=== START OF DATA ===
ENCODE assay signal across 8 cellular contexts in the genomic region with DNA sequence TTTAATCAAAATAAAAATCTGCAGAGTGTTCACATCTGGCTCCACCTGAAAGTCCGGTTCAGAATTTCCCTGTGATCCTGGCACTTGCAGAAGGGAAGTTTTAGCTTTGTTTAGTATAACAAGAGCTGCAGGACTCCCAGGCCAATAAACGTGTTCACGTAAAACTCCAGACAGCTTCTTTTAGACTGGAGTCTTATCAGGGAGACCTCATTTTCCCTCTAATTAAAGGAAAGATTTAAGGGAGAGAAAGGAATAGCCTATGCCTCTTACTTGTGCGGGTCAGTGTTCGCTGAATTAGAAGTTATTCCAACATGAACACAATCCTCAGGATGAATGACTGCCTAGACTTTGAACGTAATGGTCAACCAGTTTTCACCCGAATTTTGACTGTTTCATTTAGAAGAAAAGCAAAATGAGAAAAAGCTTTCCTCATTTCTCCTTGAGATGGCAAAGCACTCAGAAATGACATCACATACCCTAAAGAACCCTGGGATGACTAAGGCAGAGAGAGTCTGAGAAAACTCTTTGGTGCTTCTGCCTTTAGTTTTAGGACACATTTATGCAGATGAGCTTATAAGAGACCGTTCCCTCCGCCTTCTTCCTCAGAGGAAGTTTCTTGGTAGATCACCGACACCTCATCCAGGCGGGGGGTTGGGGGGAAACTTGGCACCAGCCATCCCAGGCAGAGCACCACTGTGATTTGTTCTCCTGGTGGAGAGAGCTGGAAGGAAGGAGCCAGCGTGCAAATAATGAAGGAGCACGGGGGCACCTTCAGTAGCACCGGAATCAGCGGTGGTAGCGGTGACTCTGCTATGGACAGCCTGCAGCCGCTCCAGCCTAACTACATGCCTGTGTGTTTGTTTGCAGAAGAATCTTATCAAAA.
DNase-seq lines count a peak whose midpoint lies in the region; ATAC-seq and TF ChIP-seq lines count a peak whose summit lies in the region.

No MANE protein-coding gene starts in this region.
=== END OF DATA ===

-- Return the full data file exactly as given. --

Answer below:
ENCODE assay signal across 8 cellular contexts in the genomic region with DNA sequence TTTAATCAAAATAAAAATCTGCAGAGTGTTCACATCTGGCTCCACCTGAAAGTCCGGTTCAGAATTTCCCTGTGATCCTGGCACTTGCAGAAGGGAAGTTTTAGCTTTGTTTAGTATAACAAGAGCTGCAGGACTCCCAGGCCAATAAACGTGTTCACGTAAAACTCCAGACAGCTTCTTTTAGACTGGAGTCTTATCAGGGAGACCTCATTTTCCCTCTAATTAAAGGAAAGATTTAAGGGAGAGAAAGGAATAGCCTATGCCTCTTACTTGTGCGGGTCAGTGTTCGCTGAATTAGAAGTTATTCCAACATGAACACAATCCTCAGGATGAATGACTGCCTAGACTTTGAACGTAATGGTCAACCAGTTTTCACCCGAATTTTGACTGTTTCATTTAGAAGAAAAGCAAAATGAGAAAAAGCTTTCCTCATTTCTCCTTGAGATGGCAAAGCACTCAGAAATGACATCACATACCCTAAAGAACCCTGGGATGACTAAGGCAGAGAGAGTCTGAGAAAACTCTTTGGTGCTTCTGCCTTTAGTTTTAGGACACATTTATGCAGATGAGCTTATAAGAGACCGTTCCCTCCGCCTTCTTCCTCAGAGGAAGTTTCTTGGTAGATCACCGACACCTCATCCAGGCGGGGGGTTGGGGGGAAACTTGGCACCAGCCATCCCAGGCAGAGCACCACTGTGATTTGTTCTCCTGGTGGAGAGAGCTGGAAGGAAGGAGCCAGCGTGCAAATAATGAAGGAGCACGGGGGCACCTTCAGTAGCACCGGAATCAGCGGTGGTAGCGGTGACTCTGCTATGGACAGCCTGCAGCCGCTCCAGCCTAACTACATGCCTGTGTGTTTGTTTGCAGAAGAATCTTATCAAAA.
DNase-seq lines count a peak whose midpoint lies in the region; ATAC-seq and TF ChIP-seq lines count a peak whose summit lies in the region.

No MANE protein-coding gene starts in this region.